At Invictus Games, DoD Promotes Strength Through International Collaboration

U.S. Marine Corps Sgt. Lakin Booker, right, the gold medalist in the women's lightweight powerlifting event, and British Royal Navy weapons engineer Mickaela Richards, the silver medalist, pose for a photo during the 2014 Invictus Games at Queen Elizabeth Olympic Park in London, Sept. 14, 2014. (U.S. Air Force photo by Senior Airman Justyn Freeman)

In less than 2 months, a team of 115 active-duty and veteran athletes will represent the United States at the 2016 Invictus Games in Orlando, Florida. The Invictus games are an international sporting competition for wounded, ill and injured service members.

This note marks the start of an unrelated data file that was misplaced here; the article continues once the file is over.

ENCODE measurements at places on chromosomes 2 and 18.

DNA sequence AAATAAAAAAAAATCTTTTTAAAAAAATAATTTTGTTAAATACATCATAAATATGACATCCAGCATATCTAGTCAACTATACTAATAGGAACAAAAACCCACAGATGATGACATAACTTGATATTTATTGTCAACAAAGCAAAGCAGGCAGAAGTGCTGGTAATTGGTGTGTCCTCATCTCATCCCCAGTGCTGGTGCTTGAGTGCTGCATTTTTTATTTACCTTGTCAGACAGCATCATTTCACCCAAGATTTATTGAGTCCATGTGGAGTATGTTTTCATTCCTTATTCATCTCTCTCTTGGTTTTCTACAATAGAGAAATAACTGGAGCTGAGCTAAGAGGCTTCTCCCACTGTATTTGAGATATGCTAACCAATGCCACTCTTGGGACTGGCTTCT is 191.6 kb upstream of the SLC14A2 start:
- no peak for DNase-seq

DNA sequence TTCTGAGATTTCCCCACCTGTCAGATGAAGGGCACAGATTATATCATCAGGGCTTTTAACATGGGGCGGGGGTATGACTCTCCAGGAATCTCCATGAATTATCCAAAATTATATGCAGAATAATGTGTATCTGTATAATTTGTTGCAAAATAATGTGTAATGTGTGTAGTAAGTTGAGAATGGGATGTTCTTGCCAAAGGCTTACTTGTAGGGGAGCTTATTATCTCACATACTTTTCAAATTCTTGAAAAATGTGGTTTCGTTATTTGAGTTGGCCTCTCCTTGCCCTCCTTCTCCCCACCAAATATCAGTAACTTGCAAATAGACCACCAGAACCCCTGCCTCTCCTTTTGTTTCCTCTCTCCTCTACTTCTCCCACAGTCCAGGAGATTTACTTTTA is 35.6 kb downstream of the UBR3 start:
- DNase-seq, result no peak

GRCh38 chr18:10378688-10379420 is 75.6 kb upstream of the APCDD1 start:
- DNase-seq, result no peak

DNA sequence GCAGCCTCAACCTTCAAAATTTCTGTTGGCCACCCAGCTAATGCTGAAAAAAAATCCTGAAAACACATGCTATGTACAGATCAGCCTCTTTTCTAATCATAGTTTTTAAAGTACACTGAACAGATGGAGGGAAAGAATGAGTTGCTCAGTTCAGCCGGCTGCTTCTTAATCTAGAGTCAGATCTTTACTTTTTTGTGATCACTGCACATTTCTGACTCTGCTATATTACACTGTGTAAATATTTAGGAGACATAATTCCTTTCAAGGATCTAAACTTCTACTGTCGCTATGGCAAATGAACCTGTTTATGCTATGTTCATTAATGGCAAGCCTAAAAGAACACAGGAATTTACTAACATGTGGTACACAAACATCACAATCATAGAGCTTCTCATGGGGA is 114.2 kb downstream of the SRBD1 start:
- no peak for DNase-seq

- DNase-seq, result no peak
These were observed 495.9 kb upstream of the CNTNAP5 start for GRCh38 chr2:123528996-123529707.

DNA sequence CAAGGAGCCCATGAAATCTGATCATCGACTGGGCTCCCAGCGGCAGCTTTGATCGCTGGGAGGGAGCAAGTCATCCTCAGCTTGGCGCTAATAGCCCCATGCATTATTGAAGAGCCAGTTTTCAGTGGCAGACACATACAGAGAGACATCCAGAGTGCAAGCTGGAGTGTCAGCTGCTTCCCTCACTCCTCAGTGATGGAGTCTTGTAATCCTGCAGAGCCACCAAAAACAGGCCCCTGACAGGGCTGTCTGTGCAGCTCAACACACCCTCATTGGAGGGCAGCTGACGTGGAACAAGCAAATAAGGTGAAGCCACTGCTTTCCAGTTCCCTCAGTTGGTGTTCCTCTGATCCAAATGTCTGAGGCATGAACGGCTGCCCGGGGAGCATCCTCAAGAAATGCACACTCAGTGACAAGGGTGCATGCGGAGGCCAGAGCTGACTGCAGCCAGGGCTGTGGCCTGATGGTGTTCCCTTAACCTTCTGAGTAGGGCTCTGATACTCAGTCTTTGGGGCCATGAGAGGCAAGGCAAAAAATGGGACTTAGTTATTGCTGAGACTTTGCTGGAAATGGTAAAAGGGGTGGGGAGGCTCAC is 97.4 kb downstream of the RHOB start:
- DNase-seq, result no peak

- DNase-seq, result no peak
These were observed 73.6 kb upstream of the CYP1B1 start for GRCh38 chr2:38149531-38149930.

DoD’s participation in this year’s games is the continuation of an ongoing effort to build and maintain an international coalition dedicated to developing effective programs and policies for the 21st-century warrior, said James Rodriguez, the deputy assistant secretary of defense for warrior care policy.

This commitment to collaboration was most recently on display during the Warrior Care in the 21st Century Symposium held in Bethesda, Maryland, at the Uniformed Services University of the Health Sciences, Oct. 20-22, he said. Thirteen nations joined DoD at the symposium for multilateral discussions on topics covering readiness, recovery, rehabilitation, reintegration and post-military support.

The symposium built upon conversations that began with the United States-United Kingdom Task Force Working Group and the 2014 Recovery Summit, in which 27 nations came together to share best practices, lessons learned and fact-based evidence gathered on warrior care during the previous 14 years of sustained conflicts.